Mexico › Chichen Itza
Updated: December 2, 2020
Chichén Itzá, a UNESCO World Heritage Site, is one of the most spectacular archeological sites in Mexico, and also one of the most easily accessible.
Frequently Asked Questions about Chichén Itzá
Where is Chichén Itzá?
Chichén Itzá is a Maya archeological site, located in the Mexican state of Yucatán, in the northern part of the Yucatán Peninsula. Chichén Itzá lies around 120 km east of Yucatán state capital Mérida, 200 km west of Cancún, and around 1420 km northeast of Mexico City (by road).
How big is Chichén Itzá?
The core site of Chichén Itzá covers around 5 square kilometers (1.9 square miles), though smaller houses (as yet unexcavated) are thought to have existed far beyond these boundaries (at least 10 square kilometers or 4 square miles). The area open to tourists today is around 100 acres. At its peak some 35,000 people would have lived here, but the nearest settlement today is the village of Pisté, 2 km to the northwest.
What is the history of Chichén Itzá?
Chichén Itzá was one of the last great Maya cities to develop, founded around 300 AD and flourishing from the early 10th century. It began to decline sometime in the 11th century for reasons that are still unknown, though a sizeable Maya community was still living in or around the city when the Spanish arrived in the 1520s. Conquistador Francisco de Montejo the Younger briefly conquered the land around Chichén Itzá in 1532, and renamed the city “Ciudad Real”, but was driven out by the Maya in 1535 – his conquest wasn’t complete until the late 1540s. Thereafter Chichén Itzá was completely abandoned, the land around it given up to cattle ranches. American explorer John Lloyd Stephens visited Chichén Itzá in the early 1840s and wrote about the ruins, initiating modern interest in the site. Large-scale excavation and restoration began in the 1920s, and the site was opened to tourists.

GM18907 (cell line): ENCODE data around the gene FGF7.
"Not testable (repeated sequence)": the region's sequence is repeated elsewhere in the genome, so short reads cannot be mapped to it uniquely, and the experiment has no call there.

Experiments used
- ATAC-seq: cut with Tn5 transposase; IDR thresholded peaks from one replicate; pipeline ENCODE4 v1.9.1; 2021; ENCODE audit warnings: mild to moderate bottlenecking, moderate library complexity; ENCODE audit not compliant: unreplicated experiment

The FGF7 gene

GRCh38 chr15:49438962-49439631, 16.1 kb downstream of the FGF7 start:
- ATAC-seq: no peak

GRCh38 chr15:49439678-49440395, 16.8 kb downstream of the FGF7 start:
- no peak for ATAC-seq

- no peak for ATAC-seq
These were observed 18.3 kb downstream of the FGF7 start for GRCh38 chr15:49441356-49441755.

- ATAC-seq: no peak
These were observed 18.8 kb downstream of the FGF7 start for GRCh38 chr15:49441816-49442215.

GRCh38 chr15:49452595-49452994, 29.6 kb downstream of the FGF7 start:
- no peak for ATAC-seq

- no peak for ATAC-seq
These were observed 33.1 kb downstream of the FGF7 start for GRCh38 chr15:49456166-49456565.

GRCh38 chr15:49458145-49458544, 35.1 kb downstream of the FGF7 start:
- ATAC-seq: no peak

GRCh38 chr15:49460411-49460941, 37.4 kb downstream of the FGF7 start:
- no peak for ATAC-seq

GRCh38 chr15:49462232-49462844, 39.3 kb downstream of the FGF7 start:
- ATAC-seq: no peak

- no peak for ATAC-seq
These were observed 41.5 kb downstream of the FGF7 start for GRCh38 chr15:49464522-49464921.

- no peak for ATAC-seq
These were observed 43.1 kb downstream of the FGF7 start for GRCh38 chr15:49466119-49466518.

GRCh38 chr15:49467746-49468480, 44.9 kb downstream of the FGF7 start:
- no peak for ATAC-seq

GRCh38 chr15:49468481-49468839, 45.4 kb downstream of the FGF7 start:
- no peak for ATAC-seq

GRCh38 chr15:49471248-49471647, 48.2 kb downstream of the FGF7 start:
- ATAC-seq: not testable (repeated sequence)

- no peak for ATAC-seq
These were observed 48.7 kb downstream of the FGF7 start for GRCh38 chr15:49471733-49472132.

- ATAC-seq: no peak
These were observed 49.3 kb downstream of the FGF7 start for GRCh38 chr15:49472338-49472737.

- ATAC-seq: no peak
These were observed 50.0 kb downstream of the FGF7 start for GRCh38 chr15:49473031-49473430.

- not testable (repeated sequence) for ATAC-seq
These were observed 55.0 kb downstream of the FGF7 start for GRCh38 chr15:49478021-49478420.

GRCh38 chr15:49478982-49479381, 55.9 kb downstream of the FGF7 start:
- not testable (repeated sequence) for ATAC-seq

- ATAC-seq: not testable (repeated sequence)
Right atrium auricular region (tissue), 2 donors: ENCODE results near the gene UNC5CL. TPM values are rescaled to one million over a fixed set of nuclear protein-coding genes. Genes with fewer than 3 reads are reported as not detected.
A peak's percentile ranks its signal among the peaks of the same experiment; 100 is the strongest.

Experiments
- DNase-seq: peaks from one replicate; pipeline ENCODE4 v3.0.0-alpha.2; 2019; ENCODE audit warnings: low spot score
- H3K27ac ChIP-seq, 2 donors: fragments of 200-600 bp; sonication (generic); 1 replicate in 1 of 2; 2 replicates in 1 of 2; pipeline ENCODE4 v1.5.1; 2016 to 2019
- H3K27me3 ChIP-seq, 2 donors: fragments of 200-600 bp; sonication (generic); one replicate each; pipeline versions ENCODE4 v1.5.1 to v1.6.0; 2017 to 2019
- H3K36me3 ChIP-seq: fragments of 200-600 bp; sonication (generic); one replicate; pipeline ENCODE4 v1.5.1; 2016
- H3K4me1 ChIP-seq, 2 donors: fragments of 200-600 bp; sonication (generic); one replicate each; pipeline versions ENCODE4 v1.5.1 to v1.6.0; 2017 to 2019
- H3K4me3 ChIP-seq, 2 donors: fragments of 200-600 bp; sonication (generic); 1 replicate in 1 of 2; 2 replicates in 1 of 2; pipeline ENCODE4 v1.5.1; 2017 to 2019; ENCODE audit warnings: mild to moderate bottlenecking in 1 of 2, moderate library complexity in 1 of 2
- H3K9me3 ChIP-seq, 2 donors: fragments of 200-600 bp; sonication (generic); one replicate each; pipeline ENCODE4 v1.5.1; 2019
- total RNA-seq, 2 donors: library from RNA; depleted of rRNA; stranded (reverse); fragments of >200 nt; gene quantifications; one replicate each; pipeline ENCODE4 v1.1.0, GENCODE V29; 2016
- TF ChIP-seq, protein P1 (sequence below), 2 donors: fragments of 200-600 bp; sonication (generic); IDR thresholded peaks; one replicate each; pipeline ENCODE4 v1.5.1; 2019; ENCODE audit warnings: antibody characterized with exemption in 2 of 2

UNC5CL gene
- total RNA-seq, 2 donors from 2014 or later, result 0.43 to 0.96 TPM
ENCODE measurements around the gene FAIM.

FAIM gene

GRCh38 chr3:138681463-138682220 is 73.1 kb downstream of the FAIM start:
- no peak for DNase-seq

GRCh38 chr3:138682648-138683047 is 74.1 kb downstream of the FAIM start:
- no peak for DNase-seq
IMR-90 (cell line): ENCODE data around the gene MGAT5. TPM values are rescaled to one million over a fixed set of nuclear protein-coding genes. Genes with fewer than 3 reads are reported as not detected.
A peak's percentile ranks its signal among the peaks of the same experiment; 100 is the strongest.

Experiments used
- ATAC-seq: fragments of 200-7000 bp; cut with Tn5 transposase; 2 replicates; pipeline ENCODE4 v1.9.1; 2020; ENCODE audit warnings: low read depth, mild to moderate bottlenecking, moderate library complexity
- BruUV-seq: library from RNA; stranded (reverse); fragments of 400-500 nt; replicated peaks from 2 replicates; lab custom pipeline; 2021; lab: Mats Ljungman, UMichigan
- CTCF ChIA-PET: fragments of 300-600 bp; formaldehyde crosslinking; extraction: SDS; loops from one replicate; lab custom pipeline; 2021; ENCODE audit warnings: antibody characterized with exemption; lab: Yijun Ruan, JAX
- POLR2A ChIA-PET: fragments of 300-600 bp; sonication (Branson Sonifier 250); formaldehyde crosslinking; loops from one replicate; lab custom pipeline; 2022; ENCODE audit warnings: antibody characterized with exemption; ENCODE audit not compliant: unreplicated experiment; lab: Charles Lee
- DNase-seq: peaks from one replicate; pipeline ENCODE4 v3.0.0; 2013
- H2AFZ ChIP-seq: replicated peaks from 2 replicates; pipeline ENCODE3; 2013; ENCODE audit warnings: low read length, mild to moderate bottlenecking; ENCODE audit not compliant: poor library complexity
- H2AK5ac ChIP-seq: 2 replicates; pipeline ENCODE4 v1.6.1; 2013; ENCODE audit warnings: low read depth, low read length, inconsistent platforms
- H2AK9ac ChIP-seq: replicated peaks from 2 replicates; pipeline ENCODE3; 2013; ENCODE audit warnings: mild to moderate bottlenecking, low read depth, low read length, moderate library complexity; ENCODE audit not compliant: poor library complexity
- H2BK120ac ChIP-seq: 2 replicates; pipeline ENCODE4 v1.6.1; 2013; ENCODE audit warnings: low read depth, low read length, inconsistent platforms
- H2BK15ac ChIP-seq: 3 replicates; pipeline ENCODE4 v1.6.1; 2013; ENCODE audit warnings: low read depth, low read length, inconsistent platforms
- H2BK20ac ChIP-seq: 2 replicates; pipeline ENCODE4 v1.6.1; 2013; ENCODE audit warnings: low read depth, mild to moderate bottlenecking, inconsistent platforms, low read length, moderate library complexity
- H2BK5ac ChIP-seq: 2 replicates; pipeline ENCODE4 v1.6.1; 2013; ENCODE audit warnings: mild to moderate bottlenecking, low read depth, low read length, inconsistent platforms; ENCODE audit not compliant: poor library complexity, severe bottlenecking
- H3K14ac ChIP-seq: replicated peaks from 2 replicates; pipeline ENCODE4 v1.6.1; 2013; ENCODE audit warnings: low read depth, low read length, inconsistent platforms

Visiting Chichén Itzá Video
How do I get to Chichén Itzá?
Most tourists visit Chichén Itzá from Cancún (which has numerous flights to the US and Canada), or the nearby resorts of the “Riviera Maya”, though the airport at Mérida is closer (flights to Mérida take just 1 hour 45 minutes from Mexico City).
Taking a organized tour (with transport by bus included) is the most convenient option and is easy to arrange at hotels in the region, but this will entail an early start, several hours on the bus, and will mean arriving at Chichén Itzá at the same time as potentially many other tour groups.
It’s also relatively straightforward to visit independently – allowing more flexibility and more time at Chichén Itzá. Taxis to Chichén Itzá from Mérida Airport cost around 1500 pesos or US$75 one way, and take just 1.5 hours. From Cancún taxis take at least 2 hours 30 minutes, and will charge much more – US$250 one-way. It’s much cheaper to rent a car (see below) or take a public bus.
It’s possible to take first-class buses direct to the ruins at Chichén Itzá – much cheaper than taking a guided tour. Buses from Cancún take just over 3 hours.